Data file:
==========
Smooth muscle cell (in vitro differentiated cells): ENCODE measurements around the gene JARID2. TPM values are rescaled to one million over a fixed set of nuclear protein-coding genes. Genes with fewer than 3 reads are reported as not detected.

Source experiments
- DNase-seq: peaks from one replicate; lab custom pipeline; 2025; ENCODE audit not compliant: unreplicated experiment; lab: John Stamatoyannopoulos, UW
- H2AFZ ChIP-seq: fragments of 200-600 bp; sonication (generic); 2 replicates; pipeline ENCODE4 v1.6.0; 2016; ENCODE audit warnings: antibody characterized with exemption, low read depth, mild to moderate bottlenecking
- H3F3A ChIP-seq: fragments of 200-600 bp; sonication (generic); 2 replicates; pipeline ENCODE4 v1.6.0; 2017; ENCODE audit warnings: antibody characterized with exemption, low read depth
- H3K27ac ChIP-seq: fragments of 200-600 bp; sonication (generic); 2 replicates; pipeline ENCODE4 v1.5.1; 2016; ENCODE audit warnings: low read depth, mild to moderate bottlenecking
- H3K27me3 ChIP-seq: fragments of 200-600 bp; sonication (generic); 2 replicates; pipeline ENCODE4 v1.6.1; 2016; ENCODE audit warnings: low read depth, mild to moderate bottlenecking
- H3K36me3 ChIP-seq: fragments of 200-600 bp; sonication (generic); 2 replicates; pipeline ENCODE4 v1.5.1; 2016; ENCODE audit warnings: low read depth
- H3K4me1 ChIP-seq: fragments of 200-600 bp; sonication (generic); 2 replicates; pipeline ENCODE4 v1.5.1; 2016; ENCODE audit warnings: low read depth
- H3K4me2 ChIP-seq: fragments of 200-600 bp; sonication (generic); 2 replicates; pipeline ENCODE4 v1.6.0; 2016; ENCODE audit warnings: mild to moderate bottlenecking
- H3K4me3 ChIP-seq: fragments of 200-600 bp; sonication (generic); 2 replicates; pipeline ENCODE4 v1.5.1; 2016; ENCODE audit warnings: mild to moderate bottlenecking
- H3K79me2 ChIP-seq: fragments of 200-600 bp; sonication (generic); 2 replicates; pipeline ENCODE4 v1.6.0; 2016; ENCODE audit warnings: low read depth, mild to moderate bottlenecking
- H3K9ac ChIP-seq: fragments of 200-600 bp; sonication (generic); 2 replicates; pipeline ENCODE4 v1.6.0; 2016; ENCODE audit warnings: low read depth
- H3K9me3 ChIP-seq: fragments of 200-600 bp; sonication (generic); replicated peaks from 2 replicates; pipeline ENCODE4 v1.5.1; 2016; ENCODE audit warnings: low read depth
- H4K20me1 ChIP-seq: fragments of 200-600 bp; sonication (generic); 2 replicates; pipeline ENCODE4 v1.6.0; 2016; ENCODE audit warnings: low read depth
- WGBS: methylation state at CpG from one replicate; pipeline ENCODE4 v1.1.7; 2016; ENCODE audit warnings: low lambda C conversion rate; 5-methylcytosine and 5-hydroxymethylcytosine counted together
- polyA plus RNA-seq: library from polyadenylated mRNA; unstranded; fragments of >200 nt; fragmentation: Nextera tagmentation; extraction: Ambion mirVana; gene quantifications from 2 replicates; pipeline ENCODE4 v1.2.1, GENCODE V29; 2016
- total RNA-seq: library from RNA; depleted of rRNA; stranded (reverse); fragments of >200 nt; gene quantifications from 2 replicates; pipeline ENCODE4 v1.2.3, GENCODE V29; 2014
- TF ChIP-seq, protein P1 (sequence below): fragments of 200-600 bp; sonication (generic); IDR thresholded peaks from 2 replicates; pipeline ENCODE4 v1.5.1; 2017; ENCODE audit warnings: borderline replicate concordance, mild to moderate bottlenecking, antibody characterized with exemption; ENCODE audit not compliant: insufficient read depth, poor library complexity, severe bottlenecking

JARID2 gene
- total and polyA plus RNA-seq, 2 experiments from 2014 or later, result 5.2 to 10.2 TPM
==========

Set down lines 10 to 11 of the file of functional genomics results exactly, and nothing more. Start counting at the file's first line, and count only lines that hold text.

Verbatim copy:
- H3K4me2 ChIP-seq: fragments of 200-600 bp; sonication (generic); 2 replicates; pipeline ENCODE4 v1.6.0; 2016; ENCODE audit warnings: mild to moderate bottlenecking
- H3K4me3 ChIP-seq: fragments of 200-600 bp; sonication (generic); 2 replicates; pipeline ENCODE4 v1.5.1; 2016; ENCODE audit warnings: mild to moderate bottlenecking